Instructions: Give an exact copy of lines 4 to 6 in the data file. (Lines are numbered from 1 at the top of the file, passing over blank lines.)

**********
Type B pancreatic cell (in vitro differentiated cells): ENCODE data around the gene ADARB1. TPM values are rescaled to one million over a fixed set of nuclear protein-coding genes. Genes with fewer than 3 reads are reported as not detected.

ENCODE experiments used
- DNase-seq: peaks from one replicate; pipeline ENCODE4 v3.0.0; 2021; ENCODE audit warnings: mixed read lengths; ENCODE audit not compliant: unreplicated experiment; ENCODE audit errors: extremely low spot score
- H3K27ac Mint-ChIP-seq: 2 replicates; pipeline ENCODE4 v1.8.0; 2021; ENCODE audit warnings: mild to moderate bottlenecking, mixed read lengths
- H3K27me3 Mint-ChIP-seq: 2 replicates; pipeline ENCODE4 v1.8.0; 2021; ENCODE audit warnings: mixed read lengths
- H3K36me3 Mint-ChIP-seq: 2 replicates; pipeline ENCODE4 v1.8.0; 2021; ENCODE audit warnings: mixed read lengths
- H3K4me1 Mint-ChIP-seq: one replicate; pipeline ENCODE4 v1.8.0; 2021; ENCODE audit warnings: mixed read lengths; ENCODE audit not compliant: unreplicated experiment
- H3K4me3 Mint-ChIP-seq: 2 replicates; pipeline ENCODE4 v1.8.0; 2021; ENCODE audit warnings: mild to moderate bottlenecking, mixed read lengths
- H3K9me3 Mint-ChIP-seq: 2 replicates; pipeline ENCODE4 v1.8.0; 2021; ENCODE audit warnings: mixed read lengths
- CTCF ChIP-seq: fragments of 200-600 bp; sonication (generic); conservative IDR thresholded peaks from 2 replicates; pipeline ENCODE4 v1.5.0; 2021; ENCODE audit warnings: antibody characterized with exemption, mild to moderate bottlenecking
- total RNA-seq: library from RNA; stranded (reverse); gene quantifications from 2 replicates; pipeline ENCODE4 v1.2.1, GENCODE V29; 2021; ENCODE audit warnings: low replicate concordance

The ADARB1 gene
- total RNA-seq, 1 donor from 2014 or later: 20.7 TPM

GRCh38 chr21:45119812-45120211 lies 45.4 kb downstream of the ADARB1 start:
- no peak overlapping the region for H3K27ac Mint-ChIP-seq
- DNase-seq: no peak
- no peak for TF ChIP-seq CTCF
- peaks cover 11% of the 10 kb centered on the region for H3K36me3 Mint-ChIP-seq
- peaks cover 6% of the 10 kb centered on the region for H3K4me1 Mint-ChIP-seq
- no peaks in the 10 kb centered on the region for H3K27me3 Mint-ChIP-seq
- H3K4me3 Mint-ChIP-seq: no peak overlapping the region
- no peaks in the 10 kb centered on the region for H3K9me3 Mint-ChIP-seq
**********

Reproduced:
- H3K27ac Mint-ChIP-seq: 2 replicates; pipeline ENCODE4 v1.8.0; 2021; ENCODE audit warnings: mild to moderate bottlenecking, mixed read lengths
- H3K27me3 Mint-ChIP-seq: 2 replicates; pipeline ENCODE4 v1.8.0; 2021; ENCODE audit warnings: mixed read lengths
- H3K36me3 Mint-ChIP-seq: 2 replicates; pipeline ENCODE4 v1.8.0; 2021; ENCODE audit warnings: mixed read lengths